He’d go on to prove that versatility later that month, with his three 2019/20 appearances (home games against Hull City, West Bromwich Albion and Wigan Athletic) requiring him to take up four spots. Araruna lined up as a right wing back then right back against Hull, as one of two more advanced central midfielders in a 4-1-4-1 against West Brom, and then on the right wing in a 4-4-2 against Wigan. That last move admittedly went poorly, but it’s a tentative positive nonetheless that Mark Bowen felt confident in trying it in the first place.
Veljko Paunovic loves versatility in his players (perhaps a bit too much sometimes), so you’d think he and a fully fit Felipe Araruna would get on famously. While the obvious move would be to use Araruna as right-back cover for Andy Yiadom - like in his four appearances last season - the Brazilian should be a comfortable fit elsewhere too.
As one of the two deep-lying midfielders in a 4-2-3-1? Check. As a sole holding player in a 4-1-4-1 or a box-to-box spot just ahead? Double check. As a number 10 or right winger in a 4-2-3-1, seeing as that’s where Pauno used defensive midfielders sometimes last season? Sure, why not.
It’s too soon to confidently say how good Araruna would be in any of those positions (the serious suggestions anyway). After all, the most extensive evidence we have of his qualities was a handful of appearances at right back - not to mention that getting up to top form can be easier said than done for someone who’s so out of practice.
However, his prior experience of those positions puts him that bit ahead of others in the squad who would be being shunted into unfamiliar roles. Araruna is at least a square peg in not just one square hole, but several. In a season already gravely affected by injuries across the squad, that versatility could prove to be a valuable asset for the sake of rotation and cover.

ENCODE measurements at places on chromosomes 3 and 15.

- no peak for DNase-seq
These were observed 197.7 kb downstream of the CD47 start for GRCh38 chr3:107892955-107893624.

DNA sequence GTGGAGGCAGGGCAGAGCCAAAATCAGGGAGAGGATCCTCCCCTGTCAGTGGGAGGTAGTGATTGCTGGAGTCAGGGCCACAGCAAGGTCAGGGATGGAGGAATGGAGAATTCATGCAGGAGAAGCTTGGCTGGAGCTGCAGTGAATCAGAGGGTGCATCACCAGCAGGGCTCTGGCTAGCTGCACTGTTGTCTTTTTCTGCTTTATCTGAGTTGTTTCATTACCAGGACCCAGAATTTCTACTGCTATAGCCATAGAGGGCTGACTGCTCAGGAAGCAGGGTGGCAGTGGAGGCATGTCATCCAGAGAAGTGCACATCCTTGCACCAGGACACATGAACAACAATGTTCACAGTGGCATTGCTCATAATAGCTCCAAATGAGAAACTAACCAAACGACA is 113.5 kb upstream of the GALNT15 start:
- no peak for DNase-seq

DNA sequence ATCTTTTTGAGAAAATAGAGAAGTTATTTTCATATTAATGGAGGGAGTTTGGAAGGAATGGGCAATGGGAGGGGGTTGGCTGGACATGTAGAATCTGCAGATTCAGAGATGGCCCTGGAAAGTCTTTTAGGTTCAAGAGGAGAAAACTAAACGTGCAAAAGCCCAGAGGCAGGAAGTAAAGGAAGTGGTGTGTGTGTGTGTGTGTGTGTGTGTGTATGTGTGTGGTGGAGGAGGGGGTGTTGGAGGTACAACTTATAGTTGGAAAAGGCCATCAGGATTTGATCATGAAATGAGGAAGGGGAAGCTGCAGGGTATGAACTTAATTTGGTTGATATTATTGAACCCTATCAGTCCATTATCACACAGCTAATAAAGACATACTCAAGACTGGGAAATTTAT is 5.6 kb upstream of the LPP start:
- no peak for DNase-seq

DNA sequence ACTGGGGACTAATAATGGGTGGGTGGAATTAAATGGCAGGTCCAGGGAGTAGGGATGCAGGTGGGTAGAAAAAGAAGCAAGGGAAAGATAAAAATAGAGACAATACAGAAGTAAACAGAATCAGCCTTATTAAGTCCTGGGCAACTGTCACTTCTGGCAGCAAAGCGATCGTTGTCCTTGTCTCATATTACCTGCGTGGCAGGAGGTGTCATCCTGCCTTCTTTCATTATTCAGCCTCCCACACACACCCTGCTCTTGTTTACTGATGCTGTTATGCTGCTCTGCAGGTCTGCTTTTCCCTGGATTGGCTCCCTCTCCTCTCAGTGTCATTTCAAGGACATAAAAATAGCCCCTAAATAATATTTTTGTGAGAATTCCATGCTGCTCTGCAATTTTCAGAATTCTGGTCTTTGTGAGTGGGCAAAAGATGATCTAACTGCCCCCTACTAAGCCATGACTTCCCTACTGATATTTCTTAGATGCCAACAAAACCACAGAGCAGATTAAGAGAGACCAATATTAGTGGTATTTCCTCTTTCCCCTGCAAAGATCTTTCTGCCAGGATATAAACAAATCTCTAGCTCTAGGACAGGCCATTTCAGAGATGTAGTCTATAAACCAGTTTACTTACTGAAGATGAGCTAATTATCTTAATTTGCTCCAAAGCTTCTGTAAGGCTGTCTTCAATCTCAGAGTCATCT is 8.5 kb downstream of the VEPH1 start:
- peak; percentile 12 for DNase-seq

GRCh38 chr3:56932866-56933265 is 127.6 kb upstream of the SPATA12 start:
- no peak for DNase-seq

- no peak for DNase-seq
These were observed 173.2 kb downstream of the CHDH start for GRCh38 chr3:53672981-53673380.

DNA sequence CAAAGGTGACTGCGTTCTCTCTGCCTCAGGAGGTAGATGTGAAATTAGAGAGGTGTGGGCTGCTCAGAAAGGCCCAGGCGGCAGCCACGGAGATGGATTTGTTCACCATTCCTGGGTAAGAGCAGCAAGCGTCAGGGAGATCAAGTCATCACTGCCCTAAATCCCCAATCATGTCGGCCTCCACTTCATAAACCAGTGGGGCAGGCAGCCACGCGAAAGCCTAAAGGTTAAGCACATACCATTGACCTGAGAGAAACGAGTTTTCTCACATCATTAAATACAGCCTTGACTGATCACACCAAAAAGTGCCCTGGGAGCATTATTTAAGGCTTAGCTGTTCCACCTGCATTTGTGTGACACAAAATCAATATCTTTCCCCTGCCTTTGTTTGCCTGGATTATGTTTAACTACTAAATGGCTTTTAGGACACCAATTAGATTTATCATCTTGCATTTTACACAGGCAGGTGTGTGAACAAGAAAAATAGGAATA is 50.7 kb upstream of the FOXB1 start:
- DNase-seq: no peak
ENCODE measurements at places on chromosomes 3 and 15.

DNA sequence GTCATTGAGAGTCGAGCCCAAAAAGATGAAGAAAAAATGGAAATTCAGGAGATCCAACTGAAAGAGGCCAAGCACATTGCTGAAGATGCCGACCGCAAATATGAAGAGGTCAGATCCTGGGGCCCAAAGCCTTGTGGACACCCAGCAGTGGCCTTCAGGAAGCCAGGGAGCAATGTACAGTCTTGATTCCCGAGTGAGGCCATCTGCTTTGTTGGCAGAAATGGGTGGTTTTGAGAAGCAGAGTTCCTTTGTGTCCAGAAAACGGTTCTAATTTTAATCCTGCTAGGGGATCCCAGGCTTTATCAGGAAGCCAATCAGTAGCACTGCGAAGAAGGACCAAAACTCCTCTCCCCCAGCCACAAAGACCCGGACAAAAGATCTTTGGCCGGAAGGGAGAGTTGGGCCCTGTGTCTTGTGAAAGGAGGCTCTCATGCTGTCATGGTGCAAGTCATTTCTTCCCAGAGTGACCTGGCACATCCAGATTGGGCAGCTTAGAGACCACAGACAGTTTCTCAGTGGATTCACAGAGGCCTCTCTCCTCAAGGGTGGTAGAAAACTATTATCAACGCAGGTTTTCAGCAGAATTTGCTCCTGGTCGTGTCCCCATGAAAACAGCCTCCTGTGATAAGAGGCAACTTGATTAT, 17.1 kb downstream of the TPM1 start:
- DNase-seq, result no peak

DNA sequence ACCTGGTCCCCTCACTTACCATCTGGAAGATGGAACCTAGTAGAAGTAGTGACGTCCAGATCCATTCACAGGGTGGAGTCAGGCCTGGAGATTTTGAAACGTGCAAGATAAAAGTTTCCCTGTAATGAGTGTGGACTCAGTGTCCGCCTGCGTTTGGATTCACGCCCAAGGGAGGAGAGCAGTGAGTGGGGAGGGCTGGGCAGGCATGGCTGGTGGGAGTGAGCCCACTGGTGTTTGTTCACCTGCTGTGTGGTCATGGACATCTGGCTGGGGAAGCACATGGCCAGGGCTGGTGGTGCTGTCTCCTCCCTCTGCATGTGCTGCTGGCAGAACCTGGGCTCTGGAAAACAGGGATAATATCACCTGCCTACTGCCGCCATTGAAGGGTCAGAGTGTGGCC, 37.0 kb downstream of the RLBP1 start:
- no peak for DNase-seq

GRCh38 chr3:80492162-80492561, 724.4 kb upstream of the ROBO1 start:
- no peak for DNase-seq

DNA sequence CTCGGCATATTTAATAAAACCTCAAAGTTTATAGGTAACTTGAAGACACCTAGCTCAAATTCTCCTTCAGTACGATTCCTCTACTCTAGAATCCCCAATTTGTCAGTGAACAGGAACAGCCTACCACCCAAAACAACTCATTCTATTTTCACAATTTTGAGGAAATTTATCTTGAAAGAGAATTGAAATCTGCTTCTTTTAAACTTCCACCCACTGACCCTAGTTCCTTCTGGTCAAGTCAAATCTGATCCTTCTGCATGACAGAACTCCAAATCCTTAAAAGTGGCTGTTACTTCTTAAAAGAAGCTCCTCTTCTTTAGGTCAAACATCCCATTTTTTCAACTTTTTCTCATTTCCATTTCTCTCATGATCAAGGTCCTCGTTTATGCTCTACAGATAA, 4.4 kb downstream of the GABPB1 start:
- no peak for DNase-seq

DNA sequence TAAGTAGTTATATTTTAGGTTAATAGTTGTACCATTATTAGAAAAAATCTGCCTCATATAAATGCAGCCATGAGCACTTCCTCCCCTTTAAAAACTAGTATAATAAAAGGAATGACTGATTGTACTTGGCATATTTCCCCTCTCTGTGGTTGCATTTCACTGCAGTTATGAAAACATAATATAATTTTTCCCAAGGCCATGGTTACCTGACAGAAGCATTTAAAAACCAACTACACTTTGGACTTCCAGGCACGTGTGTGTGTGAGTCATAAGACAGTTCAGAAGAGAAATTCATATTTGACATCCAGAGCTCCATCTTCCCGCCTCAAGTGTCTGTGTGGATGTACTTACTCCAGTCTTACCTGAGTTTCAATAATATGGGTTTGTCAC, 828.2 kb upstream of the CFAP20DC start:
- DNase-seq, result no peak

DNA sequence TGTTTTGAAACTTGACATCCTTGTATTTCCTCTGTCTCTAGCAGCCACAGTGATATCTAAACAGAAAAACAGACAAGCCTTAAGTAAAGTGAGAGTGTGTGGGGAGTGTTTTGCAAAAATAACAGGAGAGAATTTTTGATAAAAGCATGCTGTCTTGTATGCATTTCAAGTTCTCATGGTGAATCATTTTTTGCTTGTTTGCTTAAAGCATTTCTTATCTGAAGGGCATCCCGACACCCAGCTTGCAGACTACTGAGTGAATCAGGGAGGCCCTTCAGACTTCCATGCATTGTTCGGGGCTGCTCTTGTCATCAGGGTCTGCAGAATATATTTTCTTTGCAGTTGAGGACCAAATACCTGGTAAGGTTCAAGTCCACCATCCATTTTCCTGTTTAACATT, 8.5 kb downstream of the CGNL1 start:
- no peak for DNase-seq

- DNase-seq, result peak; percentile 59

It’s a little odd that he’s here in the first place
Besides all of that about his injury history and what he may or may not offer on the pitch, what really intrigues me about Araruna is what he represents off it. Really, it’s a quirk of fate that he ended up at Reading in the first place.
His arrival at the end of the January 2020 transfer window looked like it would herald a new transfer policy. As I explained in early February 2020 (in a piece that’s aged abysmally given all that’s happened in the world since), there were numerous pieces of evidence that Reading would be looking to the international stage, including well outside Europe, for squad building:
- Brazilian Alexandre Mattos looked set to be appointed as director of football - a move reportedly pushed by Kia Joorabchian, who himself is said to have links with nations in South America and the Iberian peninsula
- Araruna was signed from a Brazilian club - probably facilitated by Mattos
- Ayub Timbe (remember him?) was brought in on loan from sister club Beijing Renhe
However, any attempts at developing such a strategy quickly stalled - due in no small part to Covid.
When Mattos’ appointment broke down in mid-March, days after the 3-1 win at Birmingham City, he cited the pandemic as a factor. Brazilian academy player Pedro Neves, who’d said he looked forward to Mattos’ arrival, was one of a significant number of youth talents released that summer. Reading’s other mid-season signing, Timbe, returned to China after a handful of appearances (he’d later spend five months of 2021 with Japanese side Vissel Kobe but is now without a club). And while Reading would still recruit from overseas later that year, bringing in Alfa Semedo and Tomas Esteves from Portugal in the summer window, it didn’t seem to be part of the strategy apparently teased at the beginning of the year.
Taken in that context, Araruna looks very much like an odd man out: a player signed as part of a transfer strategy that never took off, by a director of football who was never appointed. In a way, he’s a hint of what Reading may have started to look like - had Mattos’ appointment been completed and Covid never happened.